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Mayo Clin Proc. 2009 Mar;84(3):243-7. doi: 10.1016/S0025-6196(11)61141-5.

Patients' attitudes and preferences about participation and recruitment strategies in clinical trials.

Author information

1
Division of General Internal Medicine, Mayo Clinic, 200 First St SW, Rochester, MN 55905, USA. sood.amit@mayo.edu

Abstract

OBJECTIVE:

To assess attitudes of patients about participation in clinical trials.

PATIENTS AND METHODS:

This is a self-report survey of 400 patients who underwent general medical evaluations between September and November 2006 at a tertiary care academic medical center in Rochester, MN. We measured knowledge of access to clinical trials, attitudes toward participation, recruitment preferences, and beliefs about research integrity.

RESULTS:

Of 485 consecutive patients, 400 (82%) completed the survey. Previous participation in clinical trials was reported by 112 patients (28%). Most were unaware of online information about clinical trials (330 [82%]), were satisfied with their current knowledge (233 [58%]), expected their treating physician to inform them about current trials (304 [76%]), and showed equal interest in participating in conventional or complementary intervention trials (174 [44%]). Of the 400 respondents, 321 (80%) found it appropriate to be contacted by mail and 253 (63%) by telephone regarding study participation. Most patients (364 [91%]) wanted to be informed about research findings or else would not participate in future clinical trials (272 [68%]). The most frequently expected compensation was free parking (234 [58%]). Most thought that their safety (373 [93%]) and privacy (376 [94%]) would be guarded.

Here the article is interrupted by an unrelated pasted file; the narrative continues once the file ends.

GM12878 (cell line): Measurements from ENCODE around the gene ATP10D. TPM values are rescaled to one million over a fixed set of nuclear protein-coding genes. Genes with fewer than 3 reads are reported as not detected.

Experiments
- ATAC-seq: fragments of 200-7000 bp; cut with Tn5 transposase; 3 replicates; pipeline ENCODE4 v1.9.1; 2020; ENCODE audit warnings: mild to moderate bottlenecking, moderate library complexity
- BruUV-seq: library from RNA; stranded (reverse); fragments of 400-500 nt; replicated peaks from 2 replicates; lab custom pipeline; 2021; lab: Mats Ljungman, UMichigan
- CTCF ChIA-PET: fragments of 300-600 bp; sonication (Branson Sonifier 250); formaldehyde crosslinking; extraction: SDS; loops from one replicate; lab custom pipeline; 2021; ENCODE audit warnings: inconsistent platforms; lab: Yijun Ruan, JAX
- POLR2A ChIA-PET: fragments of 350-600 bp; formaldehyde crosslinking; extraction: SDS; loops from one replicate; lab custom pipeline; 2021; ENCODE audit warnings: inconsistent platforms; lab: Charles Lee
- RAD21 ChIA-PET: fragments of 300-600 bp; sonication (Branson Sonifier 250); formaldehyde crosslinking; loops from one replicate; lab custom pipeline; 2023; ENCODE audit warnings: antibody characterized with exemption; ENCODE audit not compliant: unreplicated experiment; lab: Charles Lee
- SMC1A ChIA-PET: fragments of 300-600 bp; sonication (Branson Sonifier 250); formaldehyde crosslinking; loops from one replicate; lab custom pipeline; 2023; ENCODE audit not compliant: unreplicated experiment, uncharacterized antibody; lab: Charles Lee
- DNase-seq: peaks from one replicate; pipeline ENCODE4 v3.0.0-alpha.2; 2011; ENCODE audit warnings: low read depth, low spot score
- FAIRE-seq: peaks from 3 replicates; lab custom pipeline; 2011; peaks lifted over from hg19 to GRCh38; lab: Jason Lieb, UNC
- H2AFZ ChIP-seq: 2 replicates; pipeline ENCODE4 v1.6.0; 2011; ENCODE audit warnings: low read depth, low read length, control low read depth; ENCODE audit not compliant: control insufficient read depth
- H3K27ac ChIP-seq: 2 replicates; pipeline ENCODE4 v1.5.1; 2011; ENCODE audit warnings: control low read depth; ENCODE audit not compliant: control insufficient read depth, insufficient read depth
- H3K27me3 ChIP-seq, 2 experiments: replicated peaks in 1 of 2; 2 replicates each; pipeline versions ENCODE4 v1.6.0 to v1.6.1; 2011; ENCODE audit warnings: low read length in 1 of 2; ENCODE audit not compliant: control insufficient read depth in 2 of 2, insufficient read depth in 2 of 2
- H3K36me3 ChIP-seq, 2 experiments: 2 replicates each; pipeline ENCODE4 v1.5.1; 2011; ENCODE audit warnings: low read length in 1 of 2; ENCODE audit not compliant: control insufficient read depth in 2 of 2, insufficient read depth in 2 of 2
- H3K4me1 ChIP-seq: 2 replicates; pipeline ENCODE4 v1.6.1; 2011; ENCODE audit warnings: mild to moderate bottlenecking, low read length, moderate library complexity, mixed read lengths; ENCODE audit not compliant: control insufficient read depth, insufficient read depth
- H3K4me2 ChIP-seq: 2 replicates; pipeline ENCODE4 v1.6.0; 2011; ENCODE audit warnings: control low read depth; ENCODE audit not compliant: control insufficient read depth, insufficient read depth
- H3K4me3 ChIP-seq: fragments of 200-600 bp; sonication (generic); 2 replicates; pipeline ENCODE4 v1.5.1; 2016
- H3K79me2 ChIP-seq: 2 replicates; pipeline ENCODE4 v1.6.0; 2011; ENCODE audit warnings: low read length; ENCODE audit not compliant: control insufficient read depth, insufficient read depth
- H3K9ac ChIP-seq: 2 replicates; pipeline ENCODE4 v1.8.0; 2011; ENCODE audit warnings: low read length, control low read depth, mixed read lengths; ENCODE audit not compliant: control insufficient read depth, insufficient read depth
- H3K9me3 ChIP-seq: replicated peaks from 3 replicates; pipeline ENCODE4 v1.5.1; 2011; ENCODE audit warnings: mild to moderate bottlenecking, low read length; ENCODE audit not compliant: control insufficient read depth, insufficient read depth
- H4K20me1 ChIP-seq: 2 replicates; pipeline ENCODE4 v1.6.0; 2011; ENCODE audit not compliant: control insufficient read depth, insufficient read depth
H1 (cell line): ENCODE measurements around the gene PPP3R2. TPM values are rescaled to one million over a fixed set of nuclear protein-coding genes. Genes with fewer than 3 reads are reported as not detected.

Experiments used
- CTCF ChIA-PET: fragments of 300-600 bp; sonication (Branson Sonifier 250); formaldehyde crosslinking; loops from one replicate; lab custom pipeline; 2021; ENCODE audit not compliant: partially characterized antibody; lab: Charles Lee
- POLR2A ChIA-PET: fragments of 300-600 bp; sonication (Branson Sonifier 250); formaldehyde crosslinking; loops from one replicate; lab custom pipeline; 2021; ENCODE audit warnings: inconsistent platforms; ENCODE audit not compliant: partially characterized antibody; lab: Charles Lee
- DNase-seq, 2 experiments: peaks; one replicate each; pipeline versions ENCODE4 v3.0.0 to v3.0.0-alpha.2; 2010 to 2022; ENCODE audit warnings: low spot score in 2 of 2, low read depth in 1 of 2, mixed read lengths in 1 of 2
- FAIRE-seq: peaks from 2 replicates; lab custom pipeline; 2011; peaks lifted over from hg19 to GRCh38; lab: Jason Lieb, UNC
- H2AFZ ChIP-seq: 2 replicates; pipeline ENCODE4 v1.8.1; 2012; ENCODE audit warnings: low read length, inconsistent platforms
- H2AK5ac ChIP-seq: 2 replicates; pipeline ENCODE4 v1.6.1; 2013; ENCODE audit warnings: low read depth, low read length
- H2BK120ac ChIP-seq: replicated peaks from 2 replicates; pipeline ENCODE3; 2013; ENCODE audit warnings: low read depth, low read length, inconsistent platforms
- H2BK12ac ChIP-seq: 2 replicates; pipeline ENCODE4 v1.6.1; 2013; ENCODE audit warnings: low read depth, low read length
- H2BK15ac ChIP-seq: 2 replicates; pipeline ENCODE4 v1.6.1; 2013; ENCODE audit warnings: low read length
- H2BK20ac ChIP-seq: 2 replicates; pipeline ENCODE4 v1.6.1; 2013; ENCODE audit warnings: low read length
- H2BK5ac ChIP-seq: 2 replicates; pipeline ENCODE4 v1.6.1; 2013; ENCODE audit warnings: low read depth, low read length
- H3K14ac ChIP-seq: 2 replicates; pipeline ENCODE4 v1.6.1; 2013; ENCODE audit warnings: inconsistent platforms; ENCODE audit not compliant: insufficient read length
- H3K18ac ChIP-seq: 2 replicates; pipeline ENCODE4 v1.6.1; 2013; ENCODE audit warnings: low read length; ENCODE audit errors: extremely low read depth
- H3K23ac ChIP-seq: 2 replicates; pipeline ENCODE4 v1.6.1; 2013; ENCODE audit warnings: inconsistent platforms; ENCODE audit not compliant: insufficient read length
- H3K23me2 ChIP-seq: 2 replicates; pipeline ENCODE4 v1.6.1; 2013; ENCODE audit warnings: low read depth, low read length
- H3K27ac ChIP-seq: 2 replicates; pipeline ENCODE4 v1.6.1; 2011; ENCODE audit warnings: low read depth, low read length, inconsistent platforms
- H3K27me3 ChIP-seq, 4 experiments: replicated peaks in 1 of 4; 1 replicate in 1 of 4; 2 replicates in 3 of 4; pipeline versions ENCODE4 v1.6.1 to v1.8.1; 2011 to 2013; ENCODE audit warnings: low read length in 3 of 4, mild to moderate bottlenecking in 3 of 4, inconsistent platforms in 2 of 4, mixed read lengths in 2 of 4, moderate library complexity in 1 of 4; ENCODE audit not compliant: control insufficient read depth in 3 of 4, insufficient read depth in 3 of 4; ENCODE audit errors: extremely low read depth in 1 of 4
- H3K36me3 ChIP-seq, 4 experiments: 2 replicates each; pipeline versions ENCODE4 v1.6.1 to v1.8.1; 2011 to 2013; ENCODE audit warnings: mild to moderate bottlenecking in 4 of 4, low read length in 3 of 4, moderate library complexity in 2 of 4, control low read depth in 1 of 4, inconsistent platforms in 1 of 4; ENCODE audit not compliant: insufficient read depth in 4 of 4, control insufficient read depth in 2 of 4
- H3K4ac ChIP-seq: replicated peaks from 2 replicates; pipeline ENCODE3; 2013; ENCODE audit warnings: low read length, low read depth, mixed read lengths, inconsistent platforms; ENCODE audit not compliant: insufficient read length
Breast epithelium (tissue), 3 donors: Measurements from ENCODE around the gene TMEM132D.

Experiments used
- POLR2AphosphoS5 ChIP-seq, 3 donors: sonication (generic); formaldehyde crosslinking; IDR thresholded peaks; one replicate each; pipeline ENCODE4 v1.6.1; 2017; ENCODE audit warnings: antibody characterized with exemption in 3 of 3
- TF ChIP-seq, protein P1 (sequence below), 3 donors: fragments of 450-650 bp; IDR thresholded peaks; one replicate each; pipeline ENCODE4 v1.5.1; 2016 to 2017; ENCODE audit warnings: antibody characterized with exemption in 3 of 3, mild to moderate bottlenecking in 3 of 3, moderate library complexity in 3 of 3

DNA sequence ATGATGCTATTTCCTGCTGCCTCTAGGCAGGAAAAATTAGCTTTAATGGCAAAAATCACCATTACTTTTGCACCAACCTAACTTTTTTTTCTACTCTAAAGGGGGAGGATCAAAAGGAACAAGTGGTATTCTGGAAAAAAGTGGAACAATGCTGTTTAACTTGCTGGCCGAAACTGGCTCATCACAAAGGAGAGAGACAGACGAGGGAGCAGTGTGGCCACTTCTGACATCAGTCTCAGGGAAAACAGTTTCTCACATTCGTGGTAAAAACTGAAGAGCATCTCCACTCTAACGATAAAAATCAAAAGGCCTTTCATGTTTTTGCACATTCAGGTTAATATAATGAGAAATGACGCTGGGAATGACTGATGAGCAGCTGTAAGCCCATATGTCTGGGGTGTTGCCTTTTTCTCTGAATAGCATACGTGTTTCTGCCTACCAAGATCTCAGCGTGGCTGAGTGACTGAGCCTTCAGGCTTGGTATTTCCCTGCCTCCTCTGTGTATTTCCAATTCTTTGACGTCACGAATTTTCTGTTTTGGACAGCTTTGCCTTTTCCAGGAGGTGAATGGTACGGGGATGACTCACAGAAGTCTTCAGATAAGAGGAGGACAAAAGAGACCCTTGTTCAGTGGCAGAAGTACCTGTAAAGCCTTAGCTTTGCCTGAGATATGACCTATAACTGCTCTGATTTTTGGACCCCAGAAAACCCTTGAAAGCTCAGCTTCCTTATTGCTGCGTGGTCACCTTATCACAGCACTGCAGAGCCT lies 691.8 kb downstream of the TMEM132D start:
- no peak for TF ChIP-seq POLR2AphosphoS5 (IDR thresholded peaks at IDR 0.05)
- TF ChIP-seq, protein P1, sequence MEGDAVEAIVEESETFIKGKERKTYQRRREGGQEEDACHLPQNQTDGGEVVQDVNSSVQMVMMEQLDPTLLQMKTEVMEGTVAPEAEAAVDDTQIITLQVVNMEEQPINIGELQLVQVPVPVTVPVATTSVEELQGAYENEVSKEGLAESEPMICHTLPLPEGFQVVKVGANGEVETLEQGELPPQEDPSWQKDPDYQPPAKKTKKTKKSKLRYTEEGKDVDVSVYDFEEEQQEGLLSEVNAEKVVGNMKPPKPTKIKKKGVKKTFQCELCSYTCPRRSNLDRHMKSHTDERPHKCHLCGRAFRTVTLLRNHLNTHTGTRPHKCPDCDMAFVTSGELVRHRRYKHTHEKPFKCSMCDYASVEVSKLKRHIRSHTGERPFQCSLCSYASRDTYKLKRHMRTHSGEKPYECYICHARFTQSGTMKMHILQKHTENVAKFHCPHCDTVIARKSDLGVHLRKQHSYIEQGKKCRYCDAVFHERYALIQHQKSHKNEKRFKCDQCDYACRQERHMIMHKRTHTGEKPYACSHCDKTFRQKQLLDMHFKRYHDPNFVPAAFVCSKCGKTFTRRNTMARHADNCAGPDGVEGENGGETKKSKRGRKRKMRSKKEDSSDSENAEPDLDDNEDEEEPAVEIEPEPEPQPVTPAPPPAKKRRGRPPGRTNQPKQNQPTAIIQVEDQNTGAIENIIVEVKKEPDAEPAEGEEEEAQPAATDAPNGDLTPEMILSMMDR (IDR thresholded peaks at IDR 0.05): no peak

CONCLUSION:

Patients are interested in participating in clinical trials but commonly lack adequate information. If patients received more information (through their treating physicians), enrollment might improve. This single-site study has limited generalizability. Future studies involving a diverse group of patients from a broader geographic distribution will help provide more definitive results.

PMID:
19252111
PMCID:
PMC2664601
DOI:
10.1016/S0025-6196(11)61141-5
[Indexed for MEDLINE]
Free PMC Article
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